Main Beach, Queensland
Gold Coast, Queensland
Foreshore beach houses, 2015
|Population||3,883 (2016 census)|
|LGA(s)||City of Gold Coast|
|State electorate(s)||Surfers Paradise|
The Main Beach area is defined by the narrow coastal dune between the sea and the mouth of the Nerang River. Narrowneck formed the southern boundary and to the north a spit of sand terminated in a break or bar between the Broadwater and the sea. A natural basin for boats existed at the mouth of the river.
During the early years in which Southport was the urban centre of recreational activity at the coast, visitors were ferried across the Broadwater to surf at the Main Beach so named because it was the main surf beach for the town of Southport. The area became more popular following the construction of the Jubilee Bridge in 1926 when land was taken up and holiday houses were constructed. Some guest houses were also constructed but little or no permanent population was located in the area. Some evidence remains of the areas early popularity as a surfing beach in the beachfront planting and the kiosk and shelter shed from 1934.
The construction of the Sundale Bridge and the deviation of highway to the west of Main Beach in the late 1960s was preceded in the 1950s by early reclamation of the Nerang River to the west of the earlier subdivision and the area centred on Tedder Avenue dates only from that time. A different subdivision pattern in that portion of Main Beach is the result. Similarly the land to the north of the early subdivision - the sand spit that formed one bank of the bar - was only recently developed. Until the 1870s and 1880s the only activity in this area was limited to facilities associated with the Southport Yacht Club and other maritime activities.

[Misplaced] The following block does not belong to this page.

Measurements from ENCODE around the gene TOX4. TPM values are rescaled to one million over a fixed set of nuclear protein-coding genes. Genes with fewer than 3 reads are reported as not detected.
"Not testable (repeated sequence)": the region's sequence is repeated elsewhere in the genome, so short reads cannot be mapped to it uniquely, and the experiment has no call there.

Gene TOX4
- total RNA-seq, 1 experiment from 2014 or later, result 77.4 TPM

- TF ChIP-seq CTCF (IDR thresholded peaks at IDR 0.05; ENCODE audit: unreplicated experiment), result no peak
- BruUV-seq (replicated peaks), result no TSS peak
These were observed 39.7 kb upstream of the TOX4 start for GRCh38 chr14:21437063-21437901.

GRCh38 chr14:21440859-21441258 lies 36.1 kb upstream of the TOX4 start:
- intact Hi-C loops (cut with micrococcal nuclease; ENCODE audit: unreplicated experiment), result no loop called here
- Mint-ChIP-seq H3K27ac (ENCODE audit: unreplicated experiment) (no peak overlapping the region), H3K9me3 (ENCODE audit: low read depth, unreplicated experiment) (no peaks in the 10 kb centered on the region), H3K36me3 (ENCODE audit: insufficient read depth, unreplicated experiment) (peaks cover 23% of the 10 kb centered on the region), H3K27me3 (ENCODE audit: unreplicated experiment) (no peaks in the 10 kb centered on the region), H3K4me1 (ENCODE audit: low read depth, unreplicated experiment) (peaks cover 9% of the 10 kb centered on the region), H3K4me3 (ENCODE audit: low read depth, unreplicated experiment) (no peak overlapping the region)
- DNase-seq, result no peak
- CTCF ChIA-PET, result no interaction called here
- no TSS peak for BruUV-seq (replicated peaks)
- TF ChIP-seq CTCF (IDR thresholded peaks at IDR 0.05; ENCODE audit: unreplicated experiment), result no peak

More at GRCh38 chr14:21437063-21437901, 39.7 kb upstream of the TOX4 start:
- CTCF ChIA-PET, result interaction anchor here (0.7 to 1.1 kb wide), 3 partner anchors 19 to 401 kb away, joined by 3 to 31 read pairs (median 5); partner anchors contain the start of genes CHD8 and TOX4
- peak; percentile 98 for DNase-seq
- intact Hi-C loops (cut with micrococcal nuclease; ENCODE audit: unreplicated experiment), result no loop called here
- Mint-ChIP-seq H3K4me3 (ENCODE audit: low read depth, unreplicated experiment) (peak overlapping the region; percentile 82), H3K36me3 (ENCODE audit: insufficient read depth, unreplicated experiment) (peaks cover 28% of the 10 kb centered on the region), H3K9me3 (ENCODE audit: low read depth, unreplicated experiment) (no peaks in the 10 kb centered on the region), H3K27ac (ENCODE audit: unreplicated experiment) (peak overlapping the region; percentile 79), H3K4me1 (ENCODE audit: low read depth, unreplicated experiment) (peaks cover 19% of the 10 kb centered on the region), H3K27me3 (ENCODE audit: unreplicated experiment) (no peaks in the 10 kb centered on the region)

Its use is still limited although resort hotels and theme parks now occupy the land. Revegetation of the Southport Spit followed the construction of the Gold Coast Seaway and gives particular character to this area and acts to link the more intensively developed area to the south with the open areas of the Broadwater and Southern Moreton Bay. Main Beach property has developed as a high rise area only relatively recently and is focused on the exclusive, luxury car-lined Tedder Avenue which is packed with upmarket eateries and boutiques. It has a sense of more permanent residential neighbourhood than other parts of the high rise coastal strip. The restaurants and coffee shops service this use. Most of the apartment buildings along the foreshore are more modest in scale. The isthmus at Narrowneck acts as a natural barrier to the more intensively developed area to the south.
The Gold Coast Oceanway travels on the seaward side of the Southport SLSC but then diverts inland to travel behind beachfront houses of Main Beach down to Narrowneck. Some local residents would like a new Oceanway pavement constructed along the road reserve between the beachfront houses and the dune area.
A large number of Norfolk Island Pines (Araucaria heterophylla), a conifer that is not native to the area, have been planted on the Main Beach foreshore.
Main Beach has a number of heritage-listed sites, including:
- Australian Bureau of Statistics (27 June 2017). "Main Beach (State Suburb)". 2016 Census QuickStats. Retrieved 6 February 2018.
- "Main Beach (town) (entry 43132)". Queensland Place Names. Queensland Government. Retrieved 13 September 2015.
- "Main Beach (suburb) (entry 46540)". Queensland Place Names. Queensland Government. Retrieved 13 September 2015.
- Australian Bureau of Statistics (31 October 2012). "Main Beach (State Suburb)". 2011 Census QuickStats. Retrieved 14 September 2015.
- "Main Beach Pavilion and Southport Surf Lifesaving Club (entry 601265)". Queensland Heritage Register. Queensland Heritage Council. Retrieved 19 June 2013.
- "Southport Cable Hut (former) (entry 602611)". Queensland Heritage Register. Queensland Heritage Council. Retrieved 19 June 2013.
- "Humphreys Boat Shed & Slipway (entry 602324)". Queensland Heritage Register. Queensland Heritage Council. Retrieved 19 June 2013.